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Texts and music on the theme of architecture, with readings by Indira Varma and Robert Glenister. Includes Ballard, Hardy and Larkin, plus Dufay, Gabrieli and Varese.

Indira Varma and Robert Glenister read poetry and prose on the subject of architecture and the built environment, from the earliest known treatise by Vitruvius to J.G. Ballard's dystopian vision of the modern high-rise. Other texts include poems by Thomas Hardy, Philip Larkin and Stephen Spender, critical writing by John Ruskin and Robert Venturi, and a passage from Milton's Paradise Lost. With music from Dufay, Stravinsky, Gabrieli, Varese, Debussy, Widor and Mussorgsky.

1 hour

Last on

Sun 4 Sep 2016 18:00

Music Played

Timings (where shown) are from the start of the programme in hours and minutes

  • 00:00

    Guillaume Dufay

    Nuper rosarum flores

    Performer: Pomerium Performer: Alexander Blachly

    • Archiv 447 773-2.
  • Italo Calvino trans. William Weaver

    Invisible Cities, reader Indira Varma

  • 00:02

    Pierre Henry

    Messe de Liverpool, movement 6: Communion

    Performer: Jacques Spacagna Performer: Pierre Henry (electronics)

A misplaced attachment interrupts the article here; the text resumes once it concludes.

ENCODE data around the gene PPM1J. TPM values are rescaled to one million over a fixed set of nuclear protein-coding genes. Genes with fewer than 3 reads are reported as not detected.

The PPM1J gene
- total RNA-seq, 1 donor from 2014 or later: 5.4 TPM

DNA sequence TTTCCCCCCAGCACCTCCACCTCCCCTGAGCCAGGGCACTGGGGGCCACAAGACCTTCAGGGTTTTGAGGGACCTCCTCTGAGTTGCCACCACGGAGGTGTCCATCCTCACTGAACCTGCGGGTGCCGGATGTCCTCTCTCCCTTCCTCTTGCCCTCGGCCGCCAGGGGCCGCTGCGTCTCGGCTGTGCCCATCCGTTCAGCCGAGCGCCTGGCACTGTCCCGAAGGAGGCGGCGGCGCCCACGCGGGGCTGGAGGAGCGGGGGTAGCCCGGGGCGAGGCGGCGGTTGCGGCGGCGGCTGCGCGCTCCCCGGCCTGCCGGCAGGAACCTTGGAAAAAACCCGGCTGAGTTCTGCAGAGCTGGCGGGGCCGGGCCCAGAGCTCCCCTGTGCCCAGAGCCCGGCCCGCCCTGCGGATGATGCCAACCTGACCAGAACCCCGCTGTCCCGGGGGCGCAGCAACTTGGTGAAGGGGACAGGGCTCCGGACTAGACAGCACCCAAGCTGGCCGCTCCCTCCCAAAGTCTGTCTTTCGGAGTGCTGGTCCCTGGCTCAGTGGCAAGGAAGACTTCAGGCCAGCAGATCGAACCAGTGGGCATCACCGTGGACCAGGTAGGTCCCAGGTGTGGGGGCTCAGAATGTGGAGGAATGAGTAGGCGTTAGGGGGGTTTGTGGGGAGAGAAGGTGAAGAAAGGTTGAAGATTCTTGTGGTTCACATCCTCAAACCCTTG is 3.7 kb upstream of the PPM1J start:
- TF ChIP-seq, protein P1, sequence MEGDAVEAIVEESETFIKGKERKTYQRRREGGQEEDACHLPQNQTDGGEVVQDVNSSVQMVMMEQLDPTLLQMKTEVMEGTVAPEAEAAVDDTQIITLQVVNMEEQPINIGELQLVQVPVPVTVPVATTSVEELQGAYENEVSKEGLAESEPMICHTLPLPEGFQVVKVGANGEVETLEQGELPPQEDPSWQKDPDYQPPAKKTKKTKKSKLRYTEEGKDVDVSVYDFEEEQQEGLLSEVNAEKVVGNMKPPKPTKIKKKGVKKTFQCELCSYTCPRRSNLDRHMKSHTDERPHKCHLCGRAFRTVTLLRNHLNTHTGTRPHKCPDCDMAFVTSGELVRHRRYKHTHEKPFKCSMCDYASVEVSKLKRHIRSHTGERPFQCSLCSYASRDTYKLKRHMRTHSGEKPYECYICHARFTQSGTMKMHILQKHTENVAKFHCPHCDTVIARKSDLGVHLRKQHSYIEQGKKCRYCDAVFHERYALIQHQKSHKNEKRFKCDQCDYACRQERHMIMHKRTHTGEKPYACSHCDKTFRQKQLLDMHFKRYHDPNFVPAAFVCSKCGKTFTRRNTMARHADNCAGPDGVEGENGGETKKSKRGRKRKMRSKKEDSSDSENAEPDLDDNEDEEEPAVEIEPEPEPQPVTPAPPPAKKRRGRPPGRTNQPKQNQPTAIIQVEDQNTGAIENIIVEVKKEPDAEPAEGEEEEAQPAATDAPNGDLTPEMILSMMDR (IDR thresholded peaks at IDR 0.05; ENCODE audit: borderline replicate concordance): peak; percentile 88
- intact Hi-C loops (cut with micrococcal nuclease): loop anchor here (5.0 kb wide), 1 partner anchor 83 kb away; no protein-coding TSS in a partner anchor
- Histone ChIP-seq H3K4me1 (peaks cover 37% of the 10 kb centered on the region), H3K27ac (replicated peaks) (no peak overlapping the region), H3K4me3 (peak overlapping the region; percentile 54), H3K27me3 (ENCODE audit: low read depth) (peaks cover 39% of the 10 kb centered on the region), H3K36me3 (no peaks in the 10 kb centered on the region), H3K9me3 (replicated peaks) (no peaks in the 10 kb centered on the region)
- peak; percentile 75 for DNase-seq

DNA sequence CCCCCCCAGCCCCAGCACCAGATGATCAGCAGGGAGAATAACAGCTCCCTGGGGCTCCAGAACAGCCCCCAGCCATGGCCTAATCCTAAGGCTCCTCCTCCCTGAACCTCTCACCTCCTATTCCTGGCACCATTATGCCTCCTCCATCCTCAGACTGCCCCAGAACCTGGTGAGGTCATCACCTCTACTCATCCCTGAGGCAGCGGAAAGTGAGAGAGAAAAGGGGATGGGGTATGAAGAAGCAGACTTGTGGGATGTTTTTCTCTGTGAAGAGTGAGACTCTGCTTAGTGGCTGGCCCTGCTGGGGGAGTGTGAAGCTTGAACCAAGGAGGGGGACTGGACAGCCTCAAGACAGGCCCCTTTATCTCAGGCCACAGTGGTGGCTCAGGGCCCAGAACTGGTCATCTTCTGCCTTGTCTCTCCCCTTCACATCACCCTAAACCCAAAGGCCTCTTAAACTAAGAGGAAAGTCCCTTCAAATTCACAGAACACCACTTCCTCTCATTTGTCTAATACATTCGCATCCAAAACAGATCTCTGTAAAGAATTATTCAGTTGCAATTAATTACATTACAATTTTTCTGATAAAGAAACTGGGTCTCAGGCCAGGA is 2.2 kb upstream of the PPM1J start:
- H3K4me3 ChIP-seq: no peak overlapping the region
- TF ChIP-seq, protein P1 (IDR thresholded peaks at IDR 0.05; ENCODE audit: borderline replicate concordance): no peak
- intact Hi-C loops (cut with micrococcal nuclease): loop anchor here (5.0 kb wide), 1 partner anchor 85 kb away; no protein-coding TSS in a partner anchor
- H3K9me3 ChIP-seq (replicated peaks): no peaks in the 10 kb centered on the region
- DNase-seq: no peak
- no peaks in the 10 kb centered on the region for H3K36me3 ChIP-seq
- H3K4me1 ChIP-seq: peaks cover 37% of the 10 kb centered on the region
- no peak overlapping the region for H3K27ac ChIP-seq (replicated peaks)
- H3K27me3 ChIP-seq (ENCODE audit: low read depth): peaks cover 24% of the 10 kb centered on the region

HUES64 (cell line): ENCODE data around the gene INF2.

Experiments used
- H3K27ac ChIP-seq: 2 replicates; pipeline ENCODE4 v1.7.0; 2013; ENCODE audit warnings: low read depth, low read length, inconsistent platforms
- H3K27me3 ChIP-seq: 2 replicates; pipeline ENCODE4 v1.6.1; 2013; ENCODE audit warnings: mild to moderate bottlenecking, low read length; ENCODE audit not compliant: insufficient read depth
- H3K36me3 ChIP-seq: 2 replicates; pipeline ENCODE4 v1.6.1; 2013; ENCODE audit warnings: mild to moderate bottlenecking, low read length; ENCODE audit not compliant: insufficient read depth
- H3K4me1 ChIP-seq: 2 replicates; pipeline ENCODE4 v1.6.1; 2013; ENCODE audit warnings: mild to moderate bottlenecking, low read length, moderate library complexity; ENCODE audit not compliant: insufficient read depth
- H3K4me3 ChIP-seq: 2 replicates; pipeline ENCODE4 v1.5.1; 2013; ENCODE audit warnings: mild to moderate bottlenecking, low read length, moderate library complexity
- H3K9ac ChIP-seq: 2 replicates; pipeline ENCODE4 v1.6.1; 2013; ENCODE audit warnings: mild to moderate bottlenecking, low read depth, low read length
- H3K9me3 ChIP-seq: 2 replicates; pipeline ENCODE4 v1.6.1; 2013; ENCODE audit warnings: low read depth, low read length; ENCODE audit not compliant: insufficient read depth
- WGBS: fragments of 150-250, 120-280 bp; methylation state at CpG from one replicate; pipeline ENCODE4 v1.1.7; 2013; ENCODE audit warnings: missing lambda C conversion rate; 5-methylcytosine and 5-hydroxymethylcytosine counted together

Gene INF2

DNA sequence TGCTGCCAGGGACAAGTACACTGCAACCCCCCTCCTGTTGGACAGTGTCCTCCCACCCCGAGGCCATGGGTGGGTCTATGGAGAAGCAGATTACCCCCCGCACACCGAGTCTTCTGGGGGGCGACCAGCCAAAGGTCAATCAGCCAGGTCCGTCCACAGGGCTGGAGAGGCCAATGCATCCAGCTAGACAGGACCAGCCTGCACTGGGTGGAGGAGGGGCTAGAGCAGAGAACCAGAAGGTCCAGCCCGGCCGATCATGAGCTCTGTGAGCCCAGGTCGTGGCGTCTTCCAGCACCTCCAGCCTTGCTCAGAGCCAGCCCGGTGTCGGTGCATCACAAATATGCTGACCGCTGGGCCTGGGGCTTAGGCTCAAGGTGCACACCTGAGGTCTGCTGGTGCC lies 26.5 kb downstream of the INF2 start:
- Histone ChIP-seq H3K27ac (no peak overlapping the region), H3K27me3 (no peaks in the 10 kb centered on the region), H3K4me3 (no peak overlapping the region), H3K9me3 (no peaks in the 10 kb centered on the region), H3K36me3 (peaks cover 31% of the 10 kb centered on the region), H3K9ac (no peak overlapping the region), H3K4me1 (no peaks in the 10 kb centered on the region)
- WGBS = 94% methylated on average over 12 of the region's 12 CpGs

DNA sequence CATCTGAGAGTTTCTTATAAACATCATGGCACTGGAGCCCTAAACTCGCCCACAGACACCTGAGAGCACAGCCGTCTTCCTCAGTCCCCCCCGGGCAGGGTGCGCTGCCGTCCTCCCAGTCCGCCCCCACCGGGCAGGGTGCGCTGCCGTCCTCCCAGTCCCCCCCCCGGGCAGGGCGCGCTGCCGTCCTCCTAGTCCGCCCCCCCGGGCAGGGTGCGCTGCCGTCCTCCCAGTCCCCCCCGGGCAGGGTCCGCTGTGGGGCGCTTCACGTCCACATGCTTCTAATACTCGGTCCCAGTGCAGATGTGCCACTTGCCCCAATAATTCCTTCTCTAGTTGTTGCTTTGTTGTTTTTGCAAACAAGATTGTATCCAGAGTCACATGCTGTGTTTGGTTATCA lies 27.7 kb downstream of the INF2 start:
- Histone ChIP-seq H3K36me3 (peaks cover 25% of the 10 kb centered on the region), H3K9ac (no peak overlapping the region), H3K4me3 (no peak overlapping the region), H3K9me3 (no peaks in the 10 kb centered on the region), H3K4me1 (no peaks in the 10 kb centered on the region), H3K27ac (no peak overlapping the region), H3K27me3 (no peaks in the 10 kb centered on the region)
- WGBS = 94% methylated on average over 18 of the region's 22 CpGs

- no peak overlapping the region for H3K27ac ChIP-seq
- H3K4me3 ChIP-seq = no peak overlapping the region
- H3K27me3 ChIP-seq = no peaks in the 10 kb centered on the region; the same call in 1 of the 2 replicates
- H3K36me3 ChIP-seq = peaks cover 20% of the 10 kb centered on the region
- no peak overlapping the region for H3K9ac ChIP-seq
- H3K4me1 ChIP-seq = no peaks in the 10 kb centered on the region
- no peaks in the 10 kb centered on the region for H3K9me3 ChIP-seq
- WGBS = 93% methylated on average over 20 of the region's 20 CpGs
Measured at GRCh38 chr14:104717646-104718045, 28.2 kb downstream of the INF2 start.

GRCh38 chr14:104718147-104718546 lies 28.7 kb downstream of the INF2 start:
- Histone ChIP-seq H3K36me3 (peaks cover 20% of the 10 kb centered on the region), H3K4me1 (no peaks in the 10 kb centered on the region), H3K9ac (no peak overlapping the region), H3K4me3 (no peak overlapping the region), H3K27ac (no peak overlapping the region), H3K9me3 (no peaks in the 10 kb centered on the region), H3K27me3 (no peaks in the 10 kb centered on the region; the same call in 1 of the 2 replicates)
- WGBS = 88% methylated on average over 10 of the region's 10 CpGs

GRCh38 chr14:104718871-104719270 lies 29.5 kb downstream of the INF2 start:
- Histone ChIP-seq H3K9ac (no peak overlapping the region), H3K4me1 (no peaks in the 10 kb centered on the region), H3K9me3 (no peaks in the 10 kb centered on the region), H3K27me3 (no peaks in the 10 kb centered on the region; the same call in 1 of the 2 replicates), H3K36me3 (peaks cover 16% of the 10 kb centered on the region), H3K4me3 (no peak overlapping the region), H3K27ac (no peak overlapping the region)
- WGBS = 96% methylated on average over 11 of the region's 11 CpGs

• Philips 464 402-2.
  • Jim Crace

    Arcadia, reader Robert Glenister

  • 00:04

    Leos Janáček

    Sinfonietta, movement 1

    Performer: Vienna Philharmonia Performer: Charles Mackerras (conductor)

    • DECCA 448 266-2.
  • Vitruvius trans. Morris Hicky Morgan

    The Ten Books of Architecture, reader Indira Varma

  • 00:08

    Igor Stravinsky

    Dumbarton Oaks

    Performer: Orpheus Chamber Orchestra

    • DG 419 628-2.
    • 1.
  • Henry David Thoreau

    House-Warming (from Walden)

  • 00:15

    Claude Debussy

    Prelude, Book 1 No.10: La cathedrale engloutie

    Performer: Nelson Freire (piano)

    • DECCA 478 1111.
  • Sir Walter Scott

    Melrose Abbey (from The Lay of the Last Minstrel), reader Indira Varma

  • Philip Larkin

    Church Going, reader Robert Glenister

  • 00:22

    Arvo Pärt


    Performer: The 12 Cellists of the Berlin Philharmonic Orchestra

    • ECM 817 764-2.
  • 00:25

    Paul Lansky

    Night Traffic

    Performer: Paul Lansky (electronics)

    • Bridge BCD 9035.
  • Robert Venturi

    Learning from Las Vegas, reader Indira Varma

  • 00:27

    Bobby Troup

    Route 66

    Performer: Nat King Cole (piano and bandleader) Performer: Harry Sweets Edison (trumpet soloist)

    • Capital CDP 748 328-2.
  • 00:30

    György Ligeti

    Etude for organ No.1

    Performer: Zsigmond Szathmary (organ)

    • Wergo WER 60161-50.
  • J.G.Ballard

    High-Rise, reader Indira Varma

  • John Milton

    Paradise Lost, reader Robert Glenister

  • 00:37

    Charles‐Marie Widor

    Symphonie Gothique, movement 3

    Performer: Marie-Claire Alain (organ)

    • ERATO ECD88111.
  • John Ruskin

    The Lamp of Sacrifice (from The Seven Lamps of Architecture), reader Indira Varma

  • 00:42

    Giovanni Gabrieli

    Canzon Duodecimi Toni